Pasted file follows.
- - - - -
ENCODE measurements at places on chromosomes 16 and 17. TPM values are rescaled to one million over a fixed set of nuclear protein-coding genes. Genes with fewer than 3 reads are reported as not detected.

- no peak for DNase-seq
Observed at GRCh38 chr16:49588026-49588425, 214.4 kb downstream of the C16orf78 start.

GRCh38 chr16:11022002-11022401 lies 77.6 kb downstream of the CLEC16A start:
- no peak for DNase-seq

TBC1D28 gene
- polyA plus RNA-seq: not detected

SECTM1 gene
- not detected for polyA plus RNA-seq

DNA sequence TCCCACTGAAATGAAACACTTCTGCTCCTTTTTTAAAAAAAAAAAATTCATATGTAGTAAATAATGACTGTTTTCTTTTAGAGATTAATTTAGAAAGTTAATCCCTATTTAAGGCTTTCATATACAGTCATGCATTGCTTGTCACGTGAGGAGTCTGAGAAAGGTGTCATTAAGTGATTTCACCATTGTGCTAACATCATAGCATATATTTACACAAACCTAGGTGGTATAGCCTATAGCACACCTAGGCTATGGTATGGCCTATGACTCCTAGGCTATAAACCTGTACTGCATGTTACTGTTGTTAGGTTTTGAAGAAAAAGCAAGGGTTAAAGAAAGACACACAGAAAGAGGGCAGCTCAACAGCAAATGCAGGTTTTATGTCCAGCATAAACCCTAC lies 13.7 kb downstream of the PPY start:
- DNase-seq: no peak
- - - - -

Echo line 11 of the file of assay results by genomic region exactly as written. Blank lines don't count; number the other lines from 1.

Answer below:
- DNase-seq: no peak